The making of ‘That Afternoon’ (Die Middag) was one of the most memorable things in my career. To tell this intimate and important story, director Nafiss Nia and I came up with a whole new approach. We wanted to be poetic, but not overdramatize. We wanted to be close to the characters, but not follow them in every move. And above all, we wanted to tell a story about hope, despair, about being watched, being seen, being boxed in. We decided that we wanted the frames to speak for themselves and after deciding on the camera angle and frame we didn’t want to interfere anymore, to let the immediacy of the scene work for itself. That’s why we decided to shoot almost the whole film with 5 Sony A7s III camera’s with autofocus lenses. For every scene we set up the camera’s in their different angles and than shot the whole scene in one go. No panning, tilting, zooming or dollying, and embracing the little imperfectionsthat arised. Despite the technical difficulties we had to overcome it was one of the most liberating experiences I had as a Dop. Working with small camera’s, finding unusual angles that nevertheless supported the story, creating light that worked for 5 different angles totally changed my view of what we can do as filmmakers. And most importantly, being able to let our beautiful talent play out a scene in one go was the best. That made the film what it is now and I’m very proud to have been a part of this one. Thanks for everyone involved, especially my brother Gijs, who produced this beauty, my longtime friend and gaffer Eugene Sprik, all the help from camera supplier Camalot, my 1st AC Julia Cerejo and the extremely talented colorist Erik van den Heuvel at De Grot for standing by me on this adventure.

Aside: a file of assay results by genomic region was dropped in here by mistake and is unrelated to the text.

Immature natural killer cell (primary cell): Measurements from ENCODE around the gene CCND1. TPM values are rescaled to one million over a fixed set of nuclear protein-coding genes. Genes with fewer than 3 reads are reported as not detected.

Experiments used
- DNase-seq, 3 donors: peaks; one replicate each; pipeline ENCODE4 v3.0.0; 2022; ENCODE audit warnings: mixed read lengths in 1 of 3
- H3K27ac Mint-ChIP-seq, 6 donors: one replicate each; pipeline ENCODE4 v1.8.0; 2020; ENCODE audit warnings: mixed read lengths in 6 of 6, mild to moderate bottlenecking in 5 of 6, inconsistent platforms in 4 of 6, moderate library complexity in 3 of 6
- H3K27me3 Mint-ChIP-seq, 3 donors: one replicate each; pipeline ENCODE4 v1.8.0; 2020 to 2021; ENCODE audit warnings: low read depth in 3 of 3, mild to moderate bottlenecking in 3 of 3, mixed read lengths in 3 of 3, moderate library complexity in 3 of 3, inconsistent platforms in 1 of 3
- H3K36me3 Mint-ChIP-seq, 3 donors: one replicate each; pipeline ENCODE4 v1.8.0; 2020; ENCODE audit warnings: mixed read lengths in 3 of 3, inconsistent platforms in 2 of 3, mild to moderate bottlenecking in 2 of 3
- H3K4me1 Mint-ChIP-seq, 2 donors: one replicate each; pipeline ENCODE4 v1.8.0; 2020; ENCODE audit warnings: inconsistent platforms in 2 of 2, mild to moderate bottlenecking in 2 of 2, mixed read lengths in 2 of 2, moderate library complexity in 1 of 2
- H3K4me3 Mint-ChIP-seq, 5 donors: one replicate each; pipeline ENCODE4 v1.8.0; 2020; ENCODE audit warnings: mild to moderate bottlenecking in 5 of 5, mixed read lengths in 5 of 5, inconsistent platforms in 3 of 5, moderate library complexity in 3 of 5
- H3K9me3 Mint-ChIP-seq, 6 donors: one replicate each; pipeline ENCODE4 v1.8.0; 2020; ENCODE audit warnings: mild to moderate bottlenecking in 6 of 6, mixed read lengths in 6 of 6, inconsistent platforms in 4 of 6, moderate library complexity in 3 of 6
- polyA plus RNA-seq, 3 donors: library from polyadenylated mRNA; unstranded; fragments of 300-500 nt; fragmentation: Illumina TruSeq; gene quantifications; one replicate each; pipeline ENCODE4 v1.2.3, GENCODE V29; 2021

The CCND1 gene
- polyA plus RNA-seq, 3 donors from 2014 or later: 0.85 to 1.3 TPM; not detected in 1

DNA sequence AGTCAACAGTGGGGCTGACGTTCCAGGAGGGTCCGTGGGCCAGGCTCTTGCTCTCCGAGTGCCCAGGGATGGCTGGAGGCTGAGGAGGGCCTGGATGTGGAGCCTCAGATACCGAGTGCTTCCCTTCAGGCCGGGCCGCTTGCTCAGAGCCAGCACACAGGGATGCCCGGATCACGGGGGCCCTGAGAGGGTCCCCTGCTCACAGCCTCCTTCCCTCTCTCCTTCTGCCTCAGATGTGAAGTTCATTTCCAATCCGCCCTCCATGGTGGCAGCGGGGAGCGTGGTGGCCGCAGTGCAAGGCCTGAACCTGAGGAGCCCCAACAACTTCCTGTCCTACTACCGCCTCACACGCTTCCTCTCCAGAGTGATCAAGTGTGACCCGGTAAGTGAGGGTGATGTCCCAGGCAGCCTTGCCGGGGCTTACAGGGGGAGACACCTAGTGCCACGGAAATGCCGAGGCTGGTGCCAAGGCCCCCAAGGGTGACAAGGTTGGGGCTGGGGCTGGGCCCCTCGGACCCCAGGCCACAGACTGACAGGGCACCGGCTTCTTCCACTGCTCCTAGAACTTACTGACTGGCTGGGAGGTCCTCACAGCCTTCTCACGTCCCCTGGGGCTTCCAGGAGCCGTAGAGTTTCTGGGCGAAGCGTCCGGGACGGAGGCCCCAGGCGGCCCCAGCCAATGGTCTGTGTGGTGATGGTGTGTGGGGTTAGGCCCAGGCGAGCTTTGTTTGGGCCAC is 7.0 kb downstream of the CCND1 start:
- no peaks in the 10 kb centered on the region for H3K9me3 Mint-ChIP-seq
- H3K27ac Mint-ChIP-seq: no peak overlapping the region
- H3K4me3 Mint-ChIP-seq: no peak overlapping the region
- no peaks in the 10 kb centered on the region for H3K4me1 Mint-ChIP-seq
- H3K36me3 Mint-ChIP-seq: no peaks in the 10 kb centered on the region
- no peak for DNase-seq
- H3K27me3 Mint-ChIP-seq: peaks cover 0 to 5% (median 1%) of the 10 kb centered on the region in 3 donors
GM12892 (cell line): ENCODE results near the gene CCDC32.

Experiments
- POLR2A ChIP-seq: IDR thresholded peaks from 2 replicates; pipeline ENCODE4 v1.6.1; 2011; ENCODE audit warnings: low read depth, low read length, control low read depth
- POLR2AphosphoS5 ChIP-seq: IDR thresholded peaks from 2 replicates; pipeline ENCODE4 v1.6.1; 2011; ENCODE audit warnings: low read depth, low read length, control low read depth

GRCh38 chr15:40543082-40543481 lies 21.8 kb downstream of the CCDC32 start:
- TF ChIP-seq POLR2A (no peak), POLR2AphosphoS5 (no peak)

Director: Nafiss Nia
Producer: Halal Amsterdam
Shot on 5 Sony A7s III Camera’s
Official selection for IFFR 20232019